This is a great book to read for anyone interested in horror movies, or even just indie/ guerrilla  filmmaking.  At just 234 pages (including 16 pages of photos), it’s a fast read as well.  Definitely recommended.

Machete Kills


Last week, in my review of Argento’s Dracula 3D, I wrote: “For me, there are 3 basic levels that I can enjoy a movie on.  The first level is how good it is.  The acting, story, cinematography, direction, and originality of it.  Is it clever?  Charming?  Interesting?  Does it have anything to say?  Some movies knock several of these out of the ball park, and those are great movies.
If it fails the first level, then we drop down to the second level- does it have at least one or two of the above things done well enough that it makes up for lacking in the others?  There’s a lot of fairly bad movies that can at least craft a good atmosphere, or have a clever twist, or good comic timing; something cool about it.
Failing the above two levels, the last one is if it’s at least entertaining in some way.  Is it fun?  Over the top?  Charismatic?  Does it pack a ton of crazy shit in it to  make up for the bad story and acting?  Or is it at least so bad it’s ridiculous, and therefore fun to laugh at?”.  
Machete Kills is totally a 100% perfect example of the third level.  It has everything (except subtlety and realism)- more beheadings and machete kills than any Friday the 13th, crazy, over the top violence and characters, tough ass chics, a wild sense of humor, disembowelments, death by helicopter blade, boob guns, a laser that when you’re shot by it turns you inside out, gratuitous everything, someone getting shot about every 45 seconds, and Tom Savini.  So tho it’s not exactly a well put together cinematic cultural treasure, it’s entertaining and fun.

It did T E R R I B L E at the box office, but I recommend it.  I saw it at a bargain matinee, and I didn’t feel like I wasted my money.  You just have to have a good sense of humor and be in the mood for an over-the-top fun goofy violent grindhouse movie.

The story is about Machete Cortez, who fights evil, corruption, and the Mexican drug cartels every chance he gets.  When a terrorist with a nuclear bomb aims it at the White House, the President (Charlie Sheen) calls him up to go kill the terrorists.  He runs into trouble when the terrorist turns out to have a split personality (one good and one bad personality) and wires the bomb into a heart monitor that will send it off to the White House if his heart rate stops.  They also have to deal with a gang of heavily armed angry prostitutes and am assassin named El Camelion who can change his appearance almost to a supernatural degree (played by Waltor Goggins (from Predators and Django Unchained), Cuba Gooding, Jr, and Lady Gaga), before they finally meet the nefarious mind who masterminded the whole thing.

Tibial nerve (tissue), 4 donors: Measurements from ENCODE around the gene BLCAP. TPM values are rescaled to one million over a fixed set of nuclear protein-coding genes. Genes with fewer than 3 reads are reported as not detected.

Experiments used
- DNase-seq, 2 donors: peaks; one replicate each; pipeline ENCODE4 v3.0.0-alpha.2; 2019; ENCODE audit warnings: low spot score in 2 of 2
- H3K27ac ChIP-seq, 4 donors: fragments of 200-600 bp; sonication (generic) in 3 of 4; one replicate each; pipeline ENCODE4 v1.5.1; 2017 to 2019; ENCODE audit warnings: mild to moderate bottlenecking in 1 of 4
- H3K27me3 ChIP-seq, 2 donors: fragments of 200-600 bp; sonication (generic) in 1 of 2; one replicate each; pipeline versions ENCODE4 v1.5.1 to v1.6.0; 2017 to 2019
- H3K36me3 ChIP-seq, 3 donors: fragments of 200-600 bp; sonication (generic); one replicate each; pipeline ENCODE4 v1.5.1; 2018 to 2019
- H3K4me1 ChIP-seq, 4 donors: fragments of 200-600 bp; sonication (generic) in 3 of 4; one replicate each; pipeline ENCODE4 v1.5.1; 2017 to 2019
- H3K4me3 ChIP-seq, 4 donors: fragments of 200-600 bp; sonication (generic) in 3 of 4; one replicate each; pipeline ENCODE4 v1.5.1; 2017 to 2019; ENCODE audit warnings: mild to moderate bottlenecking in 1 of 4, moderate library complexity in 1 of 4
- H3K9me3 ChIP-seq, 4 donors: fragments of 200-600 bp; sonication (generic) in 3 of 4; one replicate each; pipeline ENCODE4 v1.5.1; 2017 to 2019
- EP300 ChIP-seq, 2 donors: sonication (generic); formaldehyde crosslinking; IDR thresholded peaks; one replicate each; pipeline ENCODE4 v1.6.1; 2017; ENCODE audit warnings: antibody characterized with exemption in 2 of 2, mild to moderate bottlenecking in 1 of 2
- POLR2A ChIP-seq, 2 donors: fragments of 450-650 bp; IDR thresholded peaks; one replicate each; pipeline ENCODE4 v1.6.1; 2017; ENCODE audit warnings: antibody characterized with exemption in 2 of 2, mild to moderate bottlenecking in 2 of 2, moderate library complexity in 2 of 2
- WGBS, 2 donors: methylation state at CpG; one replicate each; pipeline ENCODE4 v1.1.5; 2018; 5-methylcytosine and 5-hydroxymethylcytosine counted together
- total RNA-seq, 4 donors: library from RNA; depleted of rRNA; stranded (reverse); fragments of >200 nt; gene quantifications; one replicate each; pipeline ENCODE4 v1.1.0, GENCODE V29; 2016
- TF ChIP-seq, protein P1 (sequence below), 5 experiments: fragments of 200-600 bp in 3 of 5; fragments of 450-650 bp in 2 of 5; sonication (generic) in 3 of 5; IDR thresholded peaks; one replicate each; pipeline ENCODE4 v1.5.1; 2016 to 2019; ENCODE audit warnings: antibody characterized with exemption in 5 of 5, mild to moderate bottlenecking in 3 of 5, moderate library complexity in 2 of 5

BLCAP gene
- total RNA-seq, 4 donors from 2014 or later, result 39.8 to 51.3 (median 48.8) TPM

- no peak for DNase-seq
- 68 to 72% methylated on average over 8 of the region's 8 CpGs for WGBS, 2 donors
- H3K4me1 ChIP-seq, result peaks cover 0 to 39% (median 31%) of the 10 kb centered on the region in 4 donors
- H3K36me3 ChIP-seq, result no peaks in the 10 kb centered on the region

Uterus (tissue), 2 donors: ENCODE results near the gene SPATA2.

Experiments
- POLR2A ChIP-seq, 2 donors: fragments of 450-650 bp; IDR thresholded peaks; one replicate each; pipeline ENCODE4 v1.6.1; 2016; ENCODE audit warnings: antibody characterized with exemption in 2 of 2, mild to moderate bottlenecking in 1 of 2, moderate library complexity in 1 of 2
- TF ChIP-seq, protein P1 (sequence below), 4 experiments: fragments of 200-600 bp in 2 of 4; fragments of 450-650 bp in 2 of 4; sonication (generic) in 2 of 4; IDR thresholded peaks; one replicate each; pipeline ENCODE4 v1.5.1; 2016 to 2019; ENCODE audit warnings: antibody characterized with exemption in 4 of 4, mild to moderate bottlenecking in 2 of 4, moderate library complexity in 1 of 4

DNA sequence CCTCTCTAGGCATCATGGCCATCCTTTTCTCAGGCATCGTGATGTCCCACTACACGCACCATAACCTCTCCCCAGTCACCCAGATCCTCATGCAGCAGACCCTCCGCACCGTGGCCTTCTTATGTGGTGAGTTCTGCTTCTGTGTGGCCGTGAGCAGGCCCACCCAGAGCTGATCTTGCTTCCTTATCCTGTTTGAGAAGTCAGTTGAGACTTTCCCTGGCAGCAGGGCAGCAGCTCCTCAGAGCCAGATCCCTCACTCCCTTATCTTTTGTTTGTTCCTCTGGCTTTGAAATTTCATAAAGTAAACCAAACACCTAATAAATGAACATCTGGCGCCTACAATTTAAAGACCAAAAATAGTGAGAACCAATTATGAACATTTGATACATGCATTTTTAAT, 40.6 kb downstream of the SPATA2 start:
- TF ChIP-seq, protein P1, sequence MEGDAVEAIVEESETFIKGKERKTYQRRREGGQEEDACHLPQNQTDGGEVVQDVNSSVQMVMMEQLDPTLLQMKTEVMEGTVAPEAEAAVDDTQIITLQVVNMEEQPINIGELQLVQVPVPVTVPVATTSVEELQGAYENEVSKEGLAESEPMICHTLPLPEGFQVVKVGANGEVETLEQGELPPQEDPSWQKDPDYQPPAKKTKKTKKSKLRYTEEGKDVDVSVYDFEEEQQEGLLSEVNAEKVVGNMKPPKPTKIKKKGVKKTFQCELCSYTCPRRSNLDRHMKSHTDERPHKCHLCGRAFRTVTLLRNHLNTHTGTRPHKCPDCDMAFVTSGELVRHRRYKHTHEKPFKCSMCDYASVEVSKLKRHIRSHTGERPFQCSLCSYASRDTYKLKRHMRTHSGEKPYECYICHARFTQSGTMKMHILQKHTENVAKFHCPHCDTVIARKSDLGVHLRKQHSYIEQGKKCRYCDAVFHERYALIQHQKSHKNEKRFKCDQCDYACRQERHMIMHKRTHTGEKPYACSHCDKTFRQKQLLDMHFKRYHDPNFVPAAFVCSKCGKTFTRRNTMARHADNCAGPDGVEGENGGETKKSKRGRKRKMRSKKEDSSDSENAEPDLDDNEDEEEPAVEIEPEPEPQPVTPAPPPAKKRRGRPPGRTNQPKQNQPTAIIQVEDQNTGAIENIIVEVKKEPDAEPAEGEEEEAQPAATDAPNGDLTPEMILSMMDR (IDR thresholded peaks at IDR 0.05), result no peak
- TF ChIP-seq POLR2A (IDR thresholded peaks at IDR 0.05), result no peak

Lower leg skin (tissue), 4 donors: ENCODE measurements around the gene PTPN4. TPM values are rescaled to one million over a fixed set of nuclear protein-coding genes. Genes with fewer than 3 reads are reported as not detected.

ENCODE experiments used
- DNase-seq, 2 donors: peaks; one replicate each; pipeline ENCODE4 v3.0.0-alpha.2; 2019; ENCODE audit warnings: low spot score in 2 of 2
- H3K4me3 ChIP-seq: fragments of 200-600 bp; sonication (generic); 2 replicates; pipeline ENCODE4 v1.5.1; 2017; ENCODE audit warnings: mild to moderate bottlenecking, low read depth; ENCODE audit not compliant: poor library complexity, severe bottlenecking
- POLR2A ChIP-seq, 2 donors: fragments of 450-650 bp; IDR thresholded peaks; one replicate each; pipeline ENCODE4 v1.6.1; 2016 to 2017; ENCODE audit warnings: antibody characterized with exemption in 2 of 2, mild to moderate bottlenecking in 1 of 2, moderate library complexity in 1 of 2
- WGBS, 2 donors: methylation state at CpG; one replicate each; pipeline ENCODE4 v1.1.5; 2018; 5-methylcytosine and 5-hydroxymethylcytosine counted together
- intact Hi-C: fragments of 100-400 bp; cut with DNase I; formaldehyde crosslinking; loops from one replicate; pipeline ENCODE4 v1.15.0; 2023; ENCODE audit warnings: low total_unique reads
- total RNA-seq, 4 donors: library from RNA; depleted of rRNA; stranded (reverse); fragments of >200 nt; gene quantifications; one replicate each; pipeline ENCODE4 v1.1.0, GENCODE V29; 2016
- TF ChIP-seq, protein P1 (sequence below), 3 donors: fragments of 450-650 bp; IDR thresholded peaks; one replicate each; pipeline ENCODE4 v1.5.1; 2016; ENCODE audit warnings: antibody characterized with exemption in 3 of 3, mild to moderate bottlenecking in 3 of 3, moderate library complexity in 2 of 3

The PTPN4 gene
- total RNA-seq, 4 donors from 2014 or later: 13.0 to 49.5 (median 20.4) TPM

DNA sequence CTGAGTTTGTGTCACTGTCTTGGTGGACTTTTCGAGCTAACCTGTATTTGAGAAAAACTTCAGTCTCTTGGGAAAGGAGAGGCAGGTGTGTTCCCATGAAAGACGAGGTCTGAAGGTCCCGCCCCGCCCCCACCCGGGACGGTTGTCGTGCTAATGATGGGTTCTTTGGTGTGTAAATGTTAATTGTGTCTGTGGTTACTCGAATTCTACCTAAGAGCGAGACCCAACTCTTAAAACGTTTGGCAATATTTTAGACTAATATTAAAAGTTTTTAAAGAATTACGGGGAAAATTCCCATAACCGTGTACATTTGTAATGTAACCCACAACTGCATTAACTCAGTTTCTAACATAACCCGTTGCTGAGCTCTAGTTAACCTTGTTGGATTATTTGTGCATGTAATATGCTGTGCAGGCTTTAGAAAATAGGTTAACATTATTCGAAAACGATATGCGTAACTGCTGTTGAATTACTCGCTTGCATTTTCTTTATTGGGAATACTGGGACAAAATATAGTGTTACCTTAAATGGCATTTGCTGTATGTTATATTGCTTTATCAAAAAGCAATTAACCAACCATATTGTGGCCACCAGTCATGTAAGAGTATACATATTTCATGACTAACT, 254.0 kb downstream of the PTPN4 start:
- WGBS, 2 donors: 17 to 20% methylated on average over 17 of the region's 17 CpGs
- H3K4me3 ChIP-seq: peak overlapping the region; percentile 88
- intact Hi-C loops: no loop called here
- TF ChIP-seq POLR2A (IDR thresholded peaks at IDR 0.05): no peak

You can’t take this movie seriously, of course.  It’s along the lines of absolutely awesome movies like The Toxic Avenger and Street Trash, only a lot cleaner (and with more money and cgi, so not as cool).  It’s unbelievable and over the top and funny, and I enjoyed it (I liked it better than the first Machete, or director Robert Rodriguez’s grindhouse tribute he did with Quentin Tarantino Grindhouse, which I liked ok (mostly for the stuff before and between the movies).  It could have used a little more substance, instead of blowing from one zany action piece to another (just a nice moment here and there for it to all sink in), and was a little preachy in a couple of places (but not too bad or unwarranted), but entertaining enough for the likes of me.


It’s too bad it did so bad at the box office with all the crap out there that should be doing worse, but you know what they say.  There’s no accounting for taste…